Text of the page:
Damage to reinforced concrete structures can be classified into damage to the concrete itself, concrete corrosion, and damage resulting from the reinforcement, steel corrosion.

Concrete corrosion:

Generally, outside influences can lead to the destruction of the concrete. Examples are:

• Frost attack with and without de-icing agents

• Chemical attack

• Abrasive load

The different types of concrete corrosion is classified depending on the ambient conditions (acc. to DIN EN 206-1 / DIN 1045-2) to which a concrete structure is exposed.

Steel corrosion:

In new concrete, the steel is protected from corrosion by the high level alkalinity of the pore water (pH ≥ 12.5). In this range of pH values, a microscopically thin oxide layer is created on the steel surface that practically suppresses the iron dissolution. If as a result of carbonation the pH value of the concrete drops to a value below 10 or the chloride content exceeds a critical limit value, the ‘natural’ corrosion proof is lost. If moisture and oxygen is present at the same time, the steel will corrode. As the corrosion products take up a larger volume than the output materials, the covering concrete often spalls.


Repair systems

All damage requires individual repair solutions. In cooperation with the Remmers specialist planning department, correct repairs with professional systems are guaranteed.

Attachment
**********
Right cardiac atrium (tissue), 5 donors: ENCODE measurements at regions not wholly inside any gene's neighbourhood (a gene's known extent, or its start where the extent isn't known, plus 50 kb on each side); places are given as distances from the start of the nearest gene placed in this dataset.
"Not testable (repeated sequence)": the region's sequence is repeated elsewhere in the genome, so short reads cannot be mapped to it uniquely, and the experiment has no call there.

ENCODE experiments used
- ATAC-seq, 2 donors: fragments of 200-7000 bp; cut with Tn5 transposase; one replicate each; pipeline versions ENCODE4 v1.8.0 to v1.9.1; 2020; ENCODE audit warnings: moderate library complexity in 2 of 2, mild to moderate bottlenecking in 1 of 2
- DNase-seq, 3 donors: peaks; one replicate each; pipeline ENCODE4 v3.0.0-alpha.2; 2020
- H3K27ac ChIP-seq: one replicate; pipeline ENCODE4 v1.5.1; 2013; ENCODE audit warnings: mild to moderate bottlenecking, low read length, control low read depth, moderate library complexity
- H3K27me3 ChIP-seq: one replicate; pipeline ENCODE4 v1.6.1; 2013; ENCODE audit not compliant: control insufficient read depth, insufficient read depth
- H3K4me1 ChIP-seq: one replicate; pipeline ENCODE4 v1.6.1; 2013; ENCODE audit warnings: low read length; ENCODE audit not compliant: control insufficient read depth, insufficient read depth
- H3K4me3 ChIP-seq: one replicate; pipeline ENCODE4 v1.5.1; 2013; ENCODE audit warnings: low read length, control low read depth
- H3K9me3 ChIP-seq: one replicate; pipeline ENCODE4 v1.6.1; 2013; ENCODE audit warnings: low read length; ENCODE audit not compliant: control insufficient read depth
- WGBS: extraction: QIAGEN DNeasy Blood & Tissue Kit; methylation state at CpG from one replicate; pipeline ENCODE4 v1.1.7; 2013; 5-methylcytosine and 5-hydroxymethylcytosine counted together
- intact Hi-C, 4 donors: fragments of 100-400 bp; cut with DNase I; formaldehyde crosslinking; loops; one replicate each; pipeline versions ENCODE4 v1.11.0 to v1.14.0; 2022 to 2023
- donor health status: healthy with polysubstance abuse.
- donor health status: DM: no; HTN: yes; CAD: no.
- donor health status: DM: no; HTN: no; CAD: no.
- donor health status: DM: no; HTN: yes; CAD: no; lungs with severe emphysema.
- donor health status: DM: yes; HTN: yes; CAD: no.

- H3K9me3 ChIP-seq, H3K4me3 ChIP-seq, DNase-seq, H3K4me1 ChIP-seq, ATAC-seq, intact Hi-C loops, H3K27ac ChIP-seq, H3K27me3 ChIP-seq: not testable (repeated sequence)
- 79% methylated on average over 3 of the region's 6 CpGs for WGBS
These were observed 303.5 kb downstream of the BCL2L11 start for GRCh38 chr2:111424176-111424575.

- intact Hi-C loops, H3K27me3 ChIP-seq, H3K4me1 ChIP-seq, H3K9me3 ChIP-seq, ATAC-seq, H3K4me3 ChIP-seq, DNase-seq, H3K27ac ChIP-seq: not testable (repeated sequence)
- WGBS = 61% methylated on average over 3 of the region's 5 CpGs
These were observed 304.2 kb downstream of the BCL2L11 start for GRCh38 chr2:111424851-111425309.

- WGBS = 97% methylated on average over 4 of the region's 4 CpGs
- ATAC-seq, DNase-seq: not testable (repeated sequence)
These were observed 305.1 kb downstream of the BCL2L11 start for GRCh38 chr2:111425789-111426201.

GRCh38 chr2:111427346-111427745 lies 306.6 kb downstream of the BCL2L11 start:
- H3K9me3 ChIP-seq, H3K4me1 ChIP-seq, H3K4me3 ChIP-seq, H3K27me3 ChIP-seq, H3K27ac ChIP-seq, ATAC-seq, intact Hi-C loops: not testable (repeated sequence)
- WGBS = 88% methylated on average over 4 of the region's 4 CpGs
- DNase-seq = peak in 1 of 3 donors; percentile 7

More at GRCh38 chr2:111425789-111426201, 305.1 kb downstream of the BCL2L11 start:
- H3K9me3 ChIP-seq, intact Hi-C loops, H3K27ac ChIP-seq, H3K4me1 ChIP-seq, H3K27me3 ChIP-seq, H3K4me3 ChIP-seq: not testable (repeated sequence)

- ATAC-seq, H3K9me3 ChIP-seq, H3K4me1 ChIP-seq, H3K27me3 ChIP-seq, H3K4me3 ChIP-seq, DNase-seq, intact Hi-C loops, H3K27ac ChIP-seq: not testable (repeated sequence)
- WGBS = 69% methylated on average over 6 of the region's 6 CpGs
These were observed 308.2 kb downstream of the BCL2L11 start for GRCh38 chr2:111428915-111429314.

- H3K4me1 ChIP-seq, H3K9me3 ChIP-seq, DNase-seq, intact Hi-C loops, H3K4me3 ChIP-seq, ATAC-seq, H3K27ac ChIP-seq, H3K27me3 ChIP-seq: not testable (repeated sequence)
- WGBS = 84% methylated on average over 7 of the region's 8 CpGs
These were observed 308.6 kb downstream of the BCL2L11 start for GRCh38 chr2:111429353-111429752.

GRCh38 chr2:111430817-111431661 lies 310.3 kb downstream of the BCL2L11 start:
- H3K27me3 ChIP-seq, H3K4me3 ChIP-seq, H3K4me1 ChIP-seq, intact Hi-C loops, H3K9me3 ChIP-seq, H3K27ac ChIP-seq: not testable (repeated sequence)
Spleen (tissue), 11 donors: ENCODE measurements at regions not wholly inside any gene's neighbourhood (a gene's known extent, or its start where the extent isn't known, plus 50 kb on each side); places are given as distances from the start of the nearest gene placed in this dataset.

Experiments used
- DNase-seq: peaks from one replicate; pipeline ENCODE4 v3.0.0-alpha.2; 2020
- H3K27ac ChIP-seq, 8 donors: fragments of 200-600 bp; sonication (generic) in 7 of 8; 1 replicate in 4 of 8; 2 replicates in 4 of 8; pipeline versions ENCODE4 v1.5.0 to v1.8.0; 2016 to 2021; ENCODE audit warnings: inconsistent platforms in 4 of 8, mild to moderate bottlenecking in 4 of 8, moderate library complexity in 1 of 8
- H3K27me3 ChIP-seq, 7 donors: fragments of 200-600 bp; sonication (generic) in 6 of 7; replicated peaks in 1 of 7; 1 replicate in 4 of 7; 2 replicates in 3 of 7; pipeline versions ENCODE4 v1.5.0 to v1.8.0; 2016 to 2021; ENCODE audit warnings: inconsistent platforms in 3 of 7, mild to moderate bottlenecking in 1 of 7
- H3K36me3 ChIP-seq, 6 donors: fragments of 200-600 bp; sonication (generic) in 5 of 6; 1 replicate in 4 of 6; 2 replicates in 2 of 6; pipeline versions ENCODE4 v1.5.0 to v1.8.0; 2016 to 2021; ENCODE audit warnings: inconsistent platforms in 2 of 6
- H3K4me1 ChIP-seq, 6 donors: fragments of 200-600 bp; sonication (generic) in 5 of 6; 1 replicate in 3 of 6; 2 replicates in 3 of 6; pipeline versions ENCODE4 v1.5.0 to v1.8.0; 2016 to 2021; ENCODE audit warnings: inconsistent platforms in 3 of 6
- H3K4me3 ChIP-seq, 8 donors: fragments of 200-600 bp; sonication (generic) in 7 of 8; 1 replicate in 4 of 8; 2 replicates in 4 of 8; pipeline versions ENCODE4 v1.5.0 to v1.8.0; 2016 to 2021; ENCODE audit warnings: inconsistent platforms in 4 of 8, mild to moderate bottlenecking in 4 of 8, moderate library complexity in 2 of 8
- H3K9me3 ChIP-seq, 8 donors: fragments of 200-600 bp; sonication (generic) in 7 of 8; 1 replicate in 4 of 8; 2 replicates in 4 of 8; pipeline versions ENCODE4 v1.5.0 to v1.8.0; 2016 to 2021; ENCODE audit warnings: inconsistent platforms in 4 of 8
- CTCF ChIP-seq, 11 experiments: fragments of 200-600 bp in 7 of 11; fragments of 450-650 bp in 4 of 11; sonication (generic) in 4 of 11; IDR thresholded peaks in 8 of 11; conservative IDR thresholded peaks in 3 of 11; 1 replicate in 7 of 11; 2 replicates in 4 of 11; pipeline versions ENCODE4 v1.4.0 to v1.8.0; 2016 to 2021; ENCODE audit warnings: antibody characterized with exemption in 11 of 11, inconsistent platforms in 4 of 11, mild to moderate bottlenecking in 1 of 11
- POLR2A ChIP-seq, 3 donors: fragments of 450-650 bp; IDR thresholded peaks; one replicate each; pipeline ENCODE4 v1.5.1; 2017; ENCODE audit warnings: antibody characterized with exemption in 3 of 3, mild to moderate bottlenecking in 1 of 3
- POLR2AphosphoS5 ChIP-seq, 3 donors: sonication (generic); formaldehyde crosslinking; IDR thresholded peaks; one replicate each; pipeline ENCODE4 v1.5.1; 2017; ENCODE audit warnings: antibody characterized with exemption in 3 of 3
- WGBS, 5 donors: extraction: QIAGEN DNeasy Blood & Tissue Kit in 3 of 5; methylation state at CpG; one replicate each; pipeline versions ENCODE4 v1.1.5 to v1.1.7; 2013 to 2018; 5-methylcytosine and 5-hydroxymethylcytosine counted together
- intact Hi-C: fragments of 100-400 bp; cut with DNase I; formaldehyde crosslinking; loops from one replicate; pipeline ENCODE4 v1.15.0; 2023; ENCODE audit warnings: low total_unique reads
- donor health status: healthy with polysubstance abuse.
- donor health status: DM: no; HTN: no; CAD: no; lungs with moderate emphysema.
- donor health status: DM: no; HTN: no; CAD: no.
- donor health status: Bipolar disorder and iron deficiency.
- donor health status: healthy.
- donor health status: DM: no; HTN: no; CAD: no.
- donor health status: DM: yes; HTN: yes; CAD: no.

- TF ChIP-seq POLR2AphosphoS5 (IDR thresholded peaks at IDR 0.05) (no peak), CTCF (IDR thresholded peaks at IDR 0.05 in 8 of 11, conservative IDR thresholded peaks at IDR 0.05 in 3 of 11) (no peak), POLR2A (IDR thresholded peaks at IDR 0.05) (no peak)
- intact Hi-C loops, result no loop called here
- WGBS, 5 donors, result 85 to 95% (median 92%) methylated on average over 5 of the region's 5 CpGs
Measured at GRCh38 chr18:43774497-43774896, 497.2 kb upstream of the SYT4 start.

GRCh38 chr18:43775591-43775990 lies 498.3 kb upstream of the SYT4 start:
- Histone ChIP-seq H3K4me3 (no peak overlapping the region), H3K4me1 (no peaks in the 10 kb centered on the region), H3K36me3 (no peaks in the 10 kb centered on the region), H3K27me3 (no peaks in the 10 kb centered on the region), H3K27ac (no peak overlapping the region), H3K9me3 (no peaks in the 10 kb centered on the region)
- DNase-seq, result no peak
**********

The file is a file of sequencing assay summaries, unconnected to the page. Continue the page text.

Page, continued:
Remmers is setting completely new standards in the concrete repair field. The Betofix assortment allows concrete repairs, from corrosion proof through to coating, in just one day. This not only saves time but also money. In addition, Betofix stands out thanks to its special properties and durability. A very important property of repair mortars for extremely polluted hydraulic structures is the chloride migration coefficient. Chlorides in reinforced concrete leads to substantial corrosive damage which is why a high penetration resistance should be the goal. Corresponding tests were developed originally for salt-water-polluted concrete structures. Its result can be transferred to all concrete structures that are heavily polluted with water containing de-icing agents.